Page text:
Now, CRT advocates would agree that the Senate originally empowered state legislatures, many of which defended race-based chattel slavery. But the Senate has proven useful since that time because it can also leverage minoritarian provincial wisdom against the urban insanity of a majoritarian House. Ignorant mobs—in racial or nonracial form—are the essential features of democracy as well as its chief problem. This is unavoidable because, as Alexis de Tocqueville argued throughout Democracy in America (1835/40), constitutionally protected free thought remains highly vulnerable to social repression: “The Inquisition was never able to stop the circulation in Spain of books hostile to the religion of the majority. The power of the majority in the United States has had greater success than that by removing even the thought of publishing such books” (DA 1.2.7). On the one hand, this contradiction reflects an ugly aspect of electoral politics, so it must be guarded against in democracies where group emotions can determine the success or failure of a cause. But Tocqueville was after more than Jay’s unforeseeable tides or even Huxley’s and Orwell’s futuristic nightmares. He also had in mind the racial mob.
A fairly standard history of literary movements holds that the shock of the French Revolution drove the frantic tone of horror and high gothic fiction, as well as their grim companion genres of science and detective fiction. There’s something to this. Roughly fifty years after the storming of the Bastille, Edgar Allan Poe made major contributions to all four, arguably inventing the last two. Accordingly, Romanticism consists of multiple generations of artists, writers, and philosophers around the Atlantic basin seeking escape in the wake of 1789. This is literal and figurative; it explains both why and what Romantics create. Monsters, vampires, werewolves, zombies, space bugs, and body-snatchers—plagues of the conjured, infected, or mesmerized—are the rebellious masses, and solitary projections of murderous tyrants—Dr. Frankenstein or Count Dracula—are dragged along by their destructive creations.
Tocqueville reflects this same shift, dreading a style and scale of social rampage now far less dependent on leaders:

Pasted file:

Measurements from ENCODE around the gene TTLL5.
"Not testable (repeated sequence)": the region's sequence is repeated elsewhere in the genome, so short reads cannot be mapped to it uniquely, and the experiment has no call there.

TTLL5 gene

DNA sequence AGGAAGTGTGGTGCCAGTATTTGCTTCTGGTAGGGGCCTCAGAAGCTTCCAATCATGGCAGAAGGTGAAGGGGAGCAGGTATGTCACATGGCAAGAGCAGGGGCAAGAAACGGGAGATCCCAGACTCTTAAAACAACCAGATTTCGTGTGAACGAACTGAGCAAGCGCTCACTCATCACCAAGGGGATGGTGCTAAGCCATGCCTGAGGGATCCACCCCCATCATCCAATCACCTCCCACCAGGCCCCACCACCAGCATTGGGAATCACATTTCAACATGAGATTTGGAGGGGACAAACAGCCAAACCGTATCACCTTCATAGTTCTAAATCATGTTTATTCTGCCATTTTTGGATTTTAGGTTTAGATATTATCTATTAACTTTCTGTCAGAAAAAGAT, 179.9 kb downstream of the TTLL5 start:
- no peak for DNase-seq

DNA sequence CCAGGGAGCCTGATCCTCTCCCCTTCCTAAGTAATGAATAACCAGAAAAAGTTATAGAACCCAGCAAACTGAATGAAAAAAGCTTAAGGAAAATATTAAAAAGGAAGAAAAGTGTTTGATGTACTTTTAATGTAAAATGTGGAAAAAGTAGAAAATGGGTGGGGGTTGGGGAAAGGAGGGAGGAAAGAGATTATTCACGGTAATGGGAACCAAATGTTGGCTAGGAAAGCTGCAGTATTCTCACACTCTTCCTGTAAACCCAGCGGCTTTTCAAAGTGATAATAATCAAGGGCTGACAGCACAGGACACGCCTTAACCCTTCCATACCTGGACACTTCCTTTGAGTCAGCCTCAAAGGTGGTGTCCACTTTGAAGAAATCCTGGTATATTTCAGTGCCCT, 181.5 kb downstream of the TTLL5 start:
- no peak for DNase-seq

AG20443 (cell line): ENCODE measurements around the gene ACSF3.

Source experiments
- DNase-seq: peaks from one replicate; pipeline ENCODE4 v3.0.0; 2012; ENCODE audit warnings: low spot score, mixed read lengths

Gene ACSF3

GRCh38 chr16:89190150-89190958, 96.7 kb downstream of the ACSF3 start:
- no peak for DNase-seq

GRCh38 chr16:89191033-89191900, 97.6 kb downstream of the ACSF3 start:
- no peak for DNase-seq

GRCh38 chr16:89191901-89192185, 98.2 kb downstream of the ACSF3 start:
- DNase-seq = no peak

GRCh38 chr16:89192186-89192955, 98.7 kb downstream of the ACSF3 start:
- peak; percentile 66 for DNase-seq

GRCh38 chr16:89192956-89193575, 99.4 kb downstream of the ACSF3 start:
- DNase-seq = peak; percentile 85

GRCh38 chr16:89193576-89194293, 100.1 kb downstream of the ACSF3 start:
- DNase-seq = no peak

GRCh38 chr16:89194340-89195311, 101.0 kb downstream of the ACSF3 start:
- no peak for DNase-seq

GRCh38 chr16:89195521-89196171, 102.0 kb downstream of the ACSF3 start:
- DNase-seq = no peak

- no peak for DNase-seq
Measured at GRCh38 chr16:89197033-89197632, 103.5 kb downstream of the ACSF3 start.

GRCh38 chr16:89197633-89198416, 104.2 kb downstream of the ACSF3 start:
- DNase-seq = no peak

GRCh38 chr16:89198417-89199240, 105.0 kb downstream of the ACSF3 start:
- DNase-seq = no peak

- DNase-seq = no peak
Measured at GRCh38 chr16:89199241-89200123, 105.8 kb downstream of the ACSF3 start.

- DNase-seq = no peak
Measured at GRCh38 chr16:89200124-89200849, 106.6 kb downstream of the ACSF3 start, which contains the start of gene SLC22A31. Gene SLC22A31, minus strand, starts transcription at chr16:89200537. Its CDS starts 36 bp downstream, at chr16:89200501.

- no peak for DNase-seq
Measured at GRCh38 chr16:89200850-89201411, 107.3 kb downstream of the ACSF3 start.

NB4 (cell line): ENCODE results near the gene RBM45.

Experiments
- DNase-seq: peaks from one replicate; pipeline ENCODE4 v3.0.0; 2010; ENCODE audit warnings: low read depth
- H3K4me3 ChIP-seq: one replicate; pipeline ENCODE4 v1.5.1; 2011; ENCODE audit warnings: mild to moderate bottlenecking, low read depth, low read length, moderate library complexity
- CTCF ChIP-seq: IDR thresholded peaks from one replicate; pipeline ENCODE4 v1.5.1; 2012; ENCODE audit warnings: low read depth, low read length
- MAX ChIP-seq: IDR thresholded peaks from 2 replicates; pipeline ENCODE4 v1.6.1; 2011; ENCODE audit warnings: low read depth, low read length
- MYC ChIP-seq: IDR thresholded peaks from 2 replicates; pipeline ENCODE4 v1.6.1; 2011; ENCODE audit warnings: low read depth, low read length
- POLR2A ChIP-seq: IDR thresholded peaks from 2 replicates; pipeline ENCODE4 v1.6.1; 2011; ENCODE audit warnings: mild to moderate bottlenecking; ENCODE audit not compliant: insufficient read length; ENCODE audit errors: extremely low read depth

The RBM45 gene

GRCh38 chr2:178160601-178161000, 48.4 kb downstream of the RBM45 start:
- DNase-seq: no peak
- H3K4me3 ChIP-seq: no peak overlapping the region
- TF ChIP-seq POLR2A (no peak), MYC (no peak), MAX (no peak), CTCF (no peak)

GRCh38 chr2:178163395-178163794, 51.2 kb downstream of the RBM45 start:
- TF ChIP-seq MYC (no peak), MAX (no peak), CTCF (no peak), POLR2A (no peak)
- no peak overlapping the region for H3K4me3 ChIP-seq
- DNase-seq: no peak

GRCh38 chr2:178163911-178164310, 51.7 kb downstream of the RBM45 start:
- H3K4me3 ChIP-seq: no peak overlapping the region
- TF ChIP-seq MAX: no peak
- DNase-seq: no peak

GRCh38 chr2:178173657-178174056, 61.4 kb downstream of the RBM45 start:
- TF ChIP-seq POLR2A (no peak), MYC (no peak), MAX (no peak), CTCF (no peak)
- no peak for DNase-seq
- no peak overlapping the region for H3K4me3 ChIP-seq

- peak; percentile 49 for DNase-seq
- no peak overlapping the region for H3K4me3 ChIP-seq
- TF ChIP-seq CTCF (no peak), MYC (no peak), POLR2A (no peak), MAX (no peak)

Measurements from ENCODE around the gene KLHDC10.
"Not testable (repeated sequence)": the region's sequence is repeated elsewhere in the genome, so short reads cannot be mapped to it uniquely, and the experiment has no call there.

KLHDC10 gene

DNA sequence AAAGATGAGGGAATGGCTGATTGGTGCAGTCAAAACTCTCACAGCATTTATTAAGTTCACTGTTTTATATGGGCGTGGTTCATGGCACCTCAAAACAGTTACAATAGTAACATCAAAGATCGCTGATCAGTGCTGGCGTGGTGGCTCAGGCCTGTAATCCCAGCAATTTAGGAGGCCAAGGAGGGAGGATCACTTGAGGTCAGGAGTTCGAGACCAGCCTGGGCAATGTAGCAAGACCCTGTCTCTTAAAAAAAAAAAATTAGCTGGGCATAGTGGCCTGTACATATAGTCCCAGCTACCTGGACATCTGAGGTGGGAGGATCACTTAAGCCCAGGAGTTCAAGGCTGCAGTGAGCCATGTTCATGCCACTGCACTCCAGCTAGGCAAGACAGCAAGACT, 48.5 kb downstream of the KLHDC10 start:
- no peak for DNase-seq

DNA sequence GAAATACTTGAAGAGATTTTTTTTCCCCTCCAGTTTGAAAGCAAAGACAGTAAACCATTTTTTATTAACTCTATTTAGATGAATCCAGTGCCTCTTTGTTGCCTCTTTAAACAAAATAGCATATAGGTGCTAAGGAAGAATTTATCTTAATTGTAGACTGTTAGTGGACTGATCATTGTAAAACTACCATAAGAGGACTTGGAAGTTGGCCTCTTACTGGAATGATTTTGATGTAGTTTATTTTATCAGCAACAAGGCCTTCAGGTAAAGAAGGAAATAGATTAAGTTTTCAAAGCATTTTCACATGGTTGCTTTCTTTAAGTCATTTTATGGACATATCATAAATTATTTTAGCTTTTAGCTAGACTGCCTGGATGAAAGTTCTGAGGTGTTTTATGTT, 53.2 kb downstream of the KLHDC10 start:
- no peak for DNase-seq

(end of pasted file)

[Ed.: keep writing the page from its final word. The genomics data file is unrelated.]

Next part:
Napoleon’s method of conducting a war was suggested to him by the social conditions of his day and succeeded because it was wonderfully suited to those conditions and he was the first man to put it into practice. Napoleon is the first man to have traveled at the head of an army from capital to capital along a route opened before him by the ruins of feudal society. It is permissible to believe that, if this remarkable man had been born three hundred years earlier, he would not have derived the same fruits from this method (DA 2.3.26).
Democracy’s epic metamorphosis into a violent and virulent machine that killed 3.25 to 6.5 million people in 1803–15 is among Tocqueville’s chief anxieties in the second volume on America (see DA 2.3.18–26).
The hyper-racialized Haitian Revolution of 1791–1804 was another consequence of the French Revolution, and it profoundly influenced the trajectory of events in the American South. Near the end of his first volume on American democracy, after noting that whites will lose in the West Indies but win on the mainland, Tocqueville qualifies that if the U.S. dissolves, southern whites will be left in a difficult spot. He drops here a curiously inverted analogy between Dixie and early modern Spain:
Perhaps then the southern whites will suffer the same fate as the Moors in Spain. After occupying the region for centuries, they will end up by withdrawing gradually to the country which their ancestors left previously and will abandon to the Negroes the ownership of a land which Providence appears to have destined for them since they live and work there without difficulty and more easily than the whites (DA 1.2.10).